Cocktails with Becherovka

A liquor of type Herbal liqueur

Becherovka, formerly Karlsbader Becherbitter, is a herbal bitters, often drunk as a digestif. It is produced in Karlovy Vary, Czech Republic by the Jan Becher company. The brand is owned by Pernod Ricard. It is made from a secret recipe based on more than twenty types of herbs and spices.

Becherovka is often described as having a gingery or cinnamon flavor. Its alcohol content is 38% ABV (76 proof), and it is usually served chilled.


The inventor of Becher Bitter was Josef Vitus Becher (1769–1840) from the city then known as Carlsbad, later spelled Karlsbad. Apart from trading in spices and colonial goods in his shop, "Dům U Tří skřivanů" ("House of the Three Woodlarks"), he also produced alcoholic beverages. In 1794, he rented a still-house and began to experiment with hard alcohol.

In 1805 Prince Maxmillian Friedrich von Plettenberg arrived in Carlsbad for medical treatment, accompanied by his personal physician, Dr. Christian Frobrig from England. Frobrig discussed with Josef Becher the strength of herbs and the recipe for a new liqueur. Becher tested this recipe for two years, after which he began selling this new "English Bitter" liqueur, which was intended for the treatment of diseases of the stomach.

Josef married twice (his first wife died of pneumonia) and had a total of 16 children, though only five daughters and two sons outlived him. Josef's son Johann (Jan) Nepomuk Becher took over the still-house in 1838. He built a new factory and is considered as the founder of the company. His product was sold under the name of "Becher Carlsbad Bitter Liqueur" from about the 1830s on.

During the First World War, his Karlsbader Becherbitter was sold in Bohemia, Austria, Germany, Poland, Spain, Italy, Turkey and Egypt. After the end of Prohibition in the United States, the Becherbitter went on sale in that country and four years later also in England. After the Second World War, Karlsbader Becherbitter became known as Becherovka following the dispossession and forceful expulsion of the German population of Karlovy Vary by the Czech state (see Beneš decrees). Becherovka became one of Czechoslovakia's most popular export items.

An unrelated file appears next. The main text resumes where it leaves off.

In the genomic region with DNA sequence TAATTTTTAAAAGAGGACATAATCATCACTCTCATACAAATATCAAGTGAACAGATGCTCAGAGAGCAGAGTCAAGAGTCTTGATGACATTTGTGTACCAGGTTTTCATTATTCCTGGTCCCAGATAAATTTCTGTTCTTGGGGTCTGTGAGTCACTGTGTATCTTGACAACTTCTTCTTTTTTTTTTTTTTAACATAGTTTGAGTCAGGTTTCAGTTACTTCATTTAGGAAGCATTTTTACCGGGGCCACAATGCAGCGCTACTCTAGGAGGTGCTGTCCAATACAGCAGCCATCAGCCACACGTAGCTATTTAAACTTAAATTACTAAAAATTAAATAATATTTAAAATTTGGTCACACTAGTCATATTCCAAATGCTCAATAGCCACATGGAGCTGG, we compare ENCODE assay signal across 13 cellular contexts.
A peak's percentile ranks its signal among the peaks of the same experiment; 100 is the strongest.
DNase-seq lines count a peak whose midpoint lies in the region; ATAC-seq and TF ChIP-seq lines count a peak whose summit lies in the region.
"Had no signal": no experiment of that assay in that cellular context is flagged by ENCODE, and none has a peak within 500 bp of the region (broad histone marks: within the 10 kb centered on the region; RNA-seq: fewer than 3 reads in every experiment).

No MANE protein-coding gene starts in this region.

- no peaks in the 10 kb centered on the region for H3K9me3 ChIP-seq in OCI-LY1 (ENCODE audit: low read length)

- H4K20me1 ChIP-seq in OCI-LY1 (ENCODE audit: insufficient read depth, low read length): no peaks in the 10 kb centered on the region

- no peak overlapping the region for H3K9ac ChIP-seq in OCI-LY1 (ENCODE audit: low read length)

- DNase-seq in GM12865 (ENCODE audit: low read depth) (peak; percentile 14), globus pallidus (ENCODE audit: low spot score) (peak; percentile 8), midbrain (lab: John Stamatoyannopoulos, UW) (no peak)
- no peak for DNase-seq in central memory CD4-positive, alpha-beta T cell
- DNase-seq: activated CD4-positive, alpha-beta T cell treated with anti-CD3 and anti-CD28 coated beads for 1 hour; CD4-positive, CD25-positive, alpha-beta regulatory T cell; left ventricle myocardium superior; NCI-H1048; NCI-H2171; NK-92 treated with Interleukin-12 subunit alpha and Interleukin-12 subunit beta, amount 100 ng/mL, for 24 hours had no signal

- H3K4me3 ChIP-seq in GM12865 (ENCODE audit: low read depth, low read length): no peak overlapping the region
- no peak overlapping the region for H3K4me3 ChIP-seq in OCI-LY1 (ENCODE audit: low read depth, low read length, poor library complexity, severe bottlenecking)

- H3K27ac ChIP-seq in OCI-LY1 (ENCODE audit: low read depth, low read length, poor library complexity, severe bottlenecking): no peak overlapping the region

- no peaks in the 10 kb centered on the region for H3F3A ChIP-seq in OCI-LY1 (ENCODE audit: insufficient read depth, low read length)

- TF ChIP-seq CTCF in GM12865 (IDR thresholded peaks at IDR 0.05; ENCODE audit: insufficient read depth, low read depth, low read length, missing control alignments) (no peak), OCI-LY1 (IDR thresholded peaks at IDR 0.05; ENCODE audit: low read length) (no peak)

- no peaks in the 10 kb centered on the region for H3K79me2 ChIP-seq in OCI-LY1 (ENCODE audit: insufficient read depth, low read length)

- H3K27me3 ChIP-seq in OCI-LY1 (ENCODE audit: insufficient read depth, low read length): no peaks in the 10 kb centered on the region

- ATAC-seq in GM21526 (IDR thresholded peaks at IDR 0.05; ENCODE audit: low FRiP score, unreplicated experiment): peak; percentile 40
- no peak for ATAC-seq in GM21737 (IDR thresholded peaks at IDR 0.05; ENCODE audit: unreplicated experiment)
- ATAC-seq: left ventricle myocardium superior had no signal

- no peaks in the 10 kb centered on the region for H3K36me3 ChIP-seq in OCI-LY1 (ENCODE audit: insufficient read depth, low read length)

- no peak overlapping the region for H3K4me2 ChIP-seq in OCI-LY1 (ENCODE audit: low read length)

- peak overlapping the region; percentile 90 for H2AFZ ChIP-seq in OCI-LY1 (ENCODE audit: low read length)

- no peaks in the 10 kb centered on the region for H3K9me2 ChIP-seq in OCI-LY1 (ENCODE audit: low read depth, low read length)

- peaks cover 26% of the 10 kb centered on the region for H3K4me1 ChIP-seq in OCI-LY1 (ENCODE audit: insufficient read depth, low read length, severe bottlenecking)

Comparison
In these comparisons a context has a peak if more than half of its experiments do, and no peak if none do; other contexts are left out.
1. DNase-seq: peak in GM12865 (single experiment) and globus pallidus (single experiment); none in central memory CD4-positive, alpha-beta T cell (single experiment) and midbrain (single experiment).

From 1998 to 2003, a Slovak version also was sold. This was manufactured by Zdeněk Hoffmann domestically (Domažlice) and sold in Slovak shops. Hoffmann claimed that Alfred Becher had given his grandfather the recipe in 1939 with the right to manufacture the product, since he had been worried that the secret of his recipe might not survive the war. However, Hoffmann was unable to prove this in court, and in 2008 he was sentenced by the district court to a year and a half in jail.

The Czech producer says that only two people know the secret of the entire production process and are allowed to enter the Drogikamr room – where, once a week, they mix the herbs and spices used in the drink. Some of the herbs are imported from abroad, and some grow around Karlovy Vary.



Cocktails with Herbal liqueur

Cocktails using Becherovka and another ingredient

Becherovka and

Cocktails using Herbal liqueur and another ingredient

Herbal liqueur and

Becherovka Alcohol by Volume

The alcohol by volume of Becherovka is 38%.


About the ingredients